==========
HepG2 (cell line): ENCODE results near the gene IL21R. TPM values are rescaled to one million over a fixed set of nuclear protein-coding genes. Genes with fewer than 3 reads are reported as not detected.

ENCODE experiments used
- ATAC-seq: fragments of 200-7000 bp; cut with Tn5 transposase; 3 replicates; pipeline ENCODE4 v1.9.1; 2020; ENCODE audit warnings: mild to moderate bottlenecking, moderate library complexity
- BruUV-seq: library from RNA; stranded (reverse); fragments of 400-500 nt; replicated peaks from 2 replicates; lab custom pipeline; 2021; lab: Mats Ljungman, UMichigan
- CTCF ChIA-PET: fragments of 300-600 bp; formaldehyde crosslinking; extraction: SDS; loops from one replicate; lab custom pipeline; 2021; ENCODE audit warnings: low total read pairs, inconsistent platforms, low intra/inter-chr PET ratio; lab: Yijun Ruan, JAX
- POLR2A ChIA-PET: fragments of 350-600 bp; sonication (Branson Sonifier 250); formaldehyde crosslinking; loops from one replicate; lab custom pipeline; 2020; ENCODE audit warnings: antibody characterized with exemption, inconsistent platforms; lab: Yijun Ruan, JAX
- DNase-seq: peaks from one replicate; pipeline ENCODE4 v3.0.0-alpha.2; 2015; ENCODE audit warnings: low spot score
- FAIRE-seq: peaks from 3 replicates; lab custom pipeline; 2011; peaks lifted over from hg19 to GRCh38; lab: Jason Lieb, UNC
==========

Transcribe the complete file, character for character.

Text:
HepG2 (cell line): ENCODE results near the gene IL21R. TPM values are rescaled to one million over a fixed set of nuclear protein-coding genes. Genes with fewer than 3 reads are reported as not detected.

ENCODE experiments used
- ATAC-seq: fragments of 200-7000 bp; cut with Tn5 transposase; 3 replicates; pipeline ENCODE4 v1.9.1; 2020; ENCODE audit warnings: mild to moderate bottlenecking, moderate library complexity
- BruUV-seq: library from RNA; stranded (reverse); fragments of 400-500 nt; replicated peaks from 2 replicates; lab custom pipeline; 2021; lab: Mats Ljungman, UMichigan
- CTCF ChIA-PET: fragments of 300-600 bp; formaldehyde crosslinking; extraction: SDS; loops from one replicate; lab custom pipeline; 2021; ENCODE audit warnings: low total read pairs, inconsistent platforms, low intra/inter-chr PET ratio; lab: Yijun Ruan, JAX
- POLR2A ChIA-PET: fragments of 350-600 bp; sonication (Branson Sonifier 250); formaldehyde crosslinking; loops from one replicate; lab custom pipeline; 2020; ENCODE audit warnings: antibody characterized with exemption, inconsistent platforms; lab: Yijun Ruan, JAX
- DNase-seq: peaks from one replicate; pipeline ENCODE4 v3.0.0-alpha.2; 2015; ENCODE audit warnings: low spot score
- FAIRE-seq: peaks from 3 replicates; lab custom pipeline; 2011; peaks lifted over from hg19 to GRCh38; lab: Jason Lieb, UNC